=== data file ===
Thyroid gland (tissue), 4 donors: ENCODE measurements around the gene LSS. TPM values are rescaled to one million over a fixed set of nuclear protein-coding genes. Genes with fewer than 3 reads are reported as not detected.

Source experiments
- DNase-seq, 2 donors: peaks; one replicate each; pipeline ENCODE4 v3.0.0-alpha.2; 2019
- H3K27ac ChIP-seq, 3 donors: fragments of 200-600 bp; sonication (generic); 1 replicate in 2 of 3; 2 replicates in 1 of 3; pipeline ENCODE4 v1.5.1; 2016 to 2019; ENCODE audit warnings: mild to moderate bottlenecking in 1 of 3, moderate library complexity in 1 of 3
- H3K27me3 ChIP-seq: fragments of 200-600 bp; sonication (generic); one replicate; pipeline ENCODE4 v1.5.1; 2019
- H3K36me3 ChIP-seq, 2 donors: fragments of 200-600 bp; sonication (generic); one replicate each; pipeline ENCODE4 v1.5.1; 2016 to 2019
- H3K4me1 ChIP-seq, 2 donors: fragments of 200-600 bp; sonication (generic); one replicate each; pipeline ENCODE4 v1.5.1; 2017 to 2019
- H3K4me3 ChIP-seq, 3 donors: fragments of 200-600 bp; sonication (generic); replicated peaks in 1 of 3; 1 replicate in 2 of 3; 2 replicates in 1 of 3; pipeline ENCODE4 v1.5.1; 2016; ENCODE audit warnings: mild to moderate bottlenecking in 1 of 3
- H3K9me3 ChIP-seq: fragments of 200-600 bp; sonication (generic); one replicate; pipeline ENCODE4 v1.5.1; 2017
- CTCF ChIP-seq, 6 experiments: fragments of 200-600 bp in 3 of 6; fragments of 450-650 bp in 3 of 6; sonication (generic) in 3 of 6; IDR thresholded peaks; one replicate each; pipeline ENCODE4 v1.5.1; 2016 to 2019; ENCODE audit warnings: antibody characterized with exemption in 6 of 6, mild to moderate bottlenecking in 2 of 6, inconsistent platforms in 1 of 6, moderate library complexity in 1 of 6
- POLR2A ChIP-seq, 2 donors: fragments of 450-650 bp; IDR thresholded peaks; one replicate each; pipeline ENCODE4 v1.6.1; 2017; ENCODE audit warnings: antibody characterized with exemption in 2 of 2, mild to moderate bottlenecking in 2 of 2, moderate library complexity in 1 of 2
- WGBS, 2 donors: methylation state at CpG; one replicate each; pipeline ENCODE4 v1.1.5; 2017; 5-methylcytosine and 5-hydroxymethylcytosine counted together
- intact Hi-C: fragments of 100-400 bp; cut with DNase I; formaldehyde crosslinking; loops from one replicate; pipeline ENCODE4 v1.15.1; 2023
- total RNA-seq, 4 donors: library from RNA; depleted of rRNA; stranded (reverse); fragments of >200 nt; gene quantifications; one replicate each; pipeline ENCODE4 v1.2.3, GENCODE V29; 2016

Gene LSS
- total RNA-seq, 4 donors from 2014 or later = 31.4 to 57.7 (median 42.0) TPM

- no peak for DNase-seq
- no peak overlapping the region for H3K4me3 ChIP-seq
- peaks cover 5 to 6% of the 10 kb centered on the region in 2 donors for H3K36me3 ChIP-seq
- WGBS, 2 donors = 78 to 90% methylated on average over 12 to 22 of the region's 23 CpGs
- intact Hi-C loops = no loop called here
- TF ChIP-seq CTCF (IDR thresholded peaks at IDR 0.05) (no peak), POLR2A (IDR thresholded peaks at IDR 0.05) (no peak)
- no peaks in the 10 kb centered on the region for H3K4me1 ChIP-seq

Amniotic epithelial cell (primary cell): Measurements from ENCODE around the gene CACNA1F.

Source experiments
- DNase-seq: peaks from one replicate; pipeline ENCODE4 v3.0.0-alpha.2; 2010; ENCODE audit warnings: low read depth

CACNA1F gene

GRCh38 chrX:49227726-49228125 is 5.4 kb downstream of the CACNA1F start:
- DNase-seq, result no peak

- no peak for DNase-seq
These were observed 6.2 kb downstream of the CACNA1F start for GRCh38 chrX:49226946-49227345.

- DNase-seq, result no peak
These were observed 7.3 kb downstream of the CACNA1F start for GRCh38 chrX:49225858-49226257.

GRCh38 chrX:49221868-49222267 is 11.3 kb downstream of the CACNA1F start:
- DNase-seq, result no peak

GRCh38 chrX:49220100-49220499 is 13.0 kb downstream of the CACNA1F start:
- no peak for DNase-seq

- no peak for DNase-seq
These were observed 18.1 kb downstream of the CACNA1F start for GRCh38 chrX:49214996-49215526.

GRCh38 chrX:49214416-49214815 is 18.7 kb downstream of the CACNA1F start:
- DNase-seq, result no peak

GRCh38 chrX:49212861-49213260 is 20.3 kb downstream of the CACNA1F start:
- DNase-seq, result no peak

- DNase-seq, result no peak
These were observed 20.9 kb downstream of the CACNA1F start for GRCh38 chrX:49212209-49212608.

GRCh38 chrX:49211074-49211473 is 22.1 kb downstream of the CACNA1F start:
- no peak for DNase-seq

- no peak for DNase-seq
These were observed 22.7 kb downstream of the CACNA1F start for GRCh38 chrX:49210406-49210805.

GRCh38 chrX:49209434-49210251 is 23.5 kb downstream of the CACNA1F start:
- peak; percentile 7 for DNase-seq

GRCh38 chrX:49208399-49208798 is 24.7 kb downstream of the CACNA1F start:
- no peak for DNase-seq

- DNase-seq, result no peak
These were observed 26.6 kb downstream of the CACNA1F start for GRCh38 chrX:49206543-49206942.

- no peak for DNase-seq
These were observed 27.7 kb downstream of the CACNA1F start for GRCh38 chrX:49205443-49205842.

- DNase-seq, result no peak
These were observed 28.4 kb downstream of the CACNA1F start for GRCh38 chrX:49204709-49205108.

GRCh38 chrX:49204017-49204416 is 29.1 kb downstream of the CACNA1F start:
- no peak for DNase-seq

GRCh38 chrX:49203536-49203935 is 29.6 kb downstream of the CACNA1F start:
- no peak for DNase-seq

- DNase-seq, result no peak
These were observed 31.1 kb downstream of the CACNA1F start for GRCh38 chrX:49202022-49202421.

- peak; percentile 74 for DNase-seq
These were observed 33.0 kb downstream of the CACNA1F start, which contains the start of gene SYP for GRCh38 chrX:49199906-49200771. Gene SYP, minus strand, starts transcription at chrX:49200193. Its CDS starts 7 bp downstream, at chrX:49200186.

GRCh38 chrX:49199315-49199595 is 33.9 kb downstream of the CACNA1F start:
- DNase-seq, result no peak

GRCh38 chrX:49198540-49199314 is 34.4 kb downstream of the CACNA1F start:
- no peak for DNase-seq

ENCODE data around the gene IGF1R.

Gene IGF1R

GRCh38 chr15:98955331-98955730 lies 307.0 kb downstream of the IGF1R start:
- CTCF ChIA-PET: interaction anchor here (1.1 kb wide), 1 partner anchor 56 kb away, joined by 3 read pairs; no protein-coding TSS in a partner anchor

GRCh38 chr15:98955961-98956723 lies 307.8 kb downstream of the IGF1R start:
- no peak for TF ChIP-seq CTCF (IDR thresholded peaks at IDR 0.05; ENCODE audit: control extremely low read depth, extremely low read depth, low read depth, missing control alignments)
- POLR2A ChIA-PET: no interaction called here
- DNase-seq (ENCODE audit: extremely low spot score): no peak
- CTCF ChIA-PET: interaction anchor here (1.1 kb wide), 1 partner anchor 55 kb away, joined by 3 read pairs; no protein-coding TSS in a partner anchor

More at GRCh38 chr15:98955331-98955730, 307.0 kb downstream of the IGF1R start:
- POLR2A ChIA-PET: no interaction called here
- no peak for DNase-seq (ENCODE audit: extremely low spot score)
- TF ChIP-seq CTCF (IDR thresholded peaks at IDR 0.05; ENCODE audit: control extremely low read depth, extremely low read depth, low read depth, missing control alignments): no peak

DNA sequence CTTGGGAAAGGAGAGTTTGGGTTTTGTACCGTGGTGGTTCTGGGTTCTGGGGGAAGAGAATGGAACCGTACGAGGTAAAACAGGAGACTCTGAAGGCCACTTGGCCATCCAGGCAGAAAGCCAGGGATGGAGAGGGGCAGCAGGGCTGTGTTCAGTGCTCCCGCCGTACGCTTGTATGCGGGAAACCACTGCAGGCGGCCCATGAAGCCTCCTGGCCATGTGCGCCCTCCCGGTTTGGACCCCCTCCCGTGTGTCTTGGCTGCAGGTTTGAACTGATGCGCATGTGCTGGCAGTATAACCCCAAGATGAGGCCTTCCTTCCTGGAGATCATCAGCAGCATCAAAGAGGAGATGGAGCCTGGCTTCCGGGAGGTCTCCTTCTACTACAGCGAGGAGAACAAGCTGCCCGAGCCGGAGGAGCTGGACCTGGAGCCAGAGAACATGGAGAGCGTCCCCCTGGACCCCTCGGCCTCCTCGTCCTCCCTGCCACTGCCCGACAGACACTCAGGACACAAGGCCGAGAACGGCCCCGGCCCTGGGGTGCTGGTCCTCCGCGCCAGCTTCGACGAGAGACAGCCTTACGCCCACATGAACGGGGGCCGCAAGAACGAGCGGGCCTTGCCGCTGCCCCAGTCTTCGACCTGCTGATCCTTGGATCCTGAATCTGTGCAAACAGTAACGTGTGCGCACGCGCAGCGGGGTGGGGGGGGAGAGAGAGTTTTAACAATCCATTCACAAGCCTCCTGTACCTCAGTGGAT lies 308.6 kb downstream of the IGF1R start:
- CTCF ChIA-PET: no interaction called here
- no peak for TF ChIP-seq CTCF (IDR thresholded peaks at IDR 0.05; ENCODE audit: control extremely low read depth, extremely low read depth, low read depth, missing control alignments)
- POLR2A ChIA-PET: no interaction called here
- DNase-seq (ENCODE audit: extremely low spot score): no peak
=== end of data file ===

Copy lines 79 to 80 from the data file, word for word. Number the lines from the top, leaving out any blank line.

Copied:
- DNase-seq (ENCODE audit: extremely low spot score): no peak
- CTCF ChIA-PET: interaction anchor here (1.1 kb wide), 1 partner anchor 55 kb away, joined by 3 read pairs; no protein-coding TSS in a partner anchor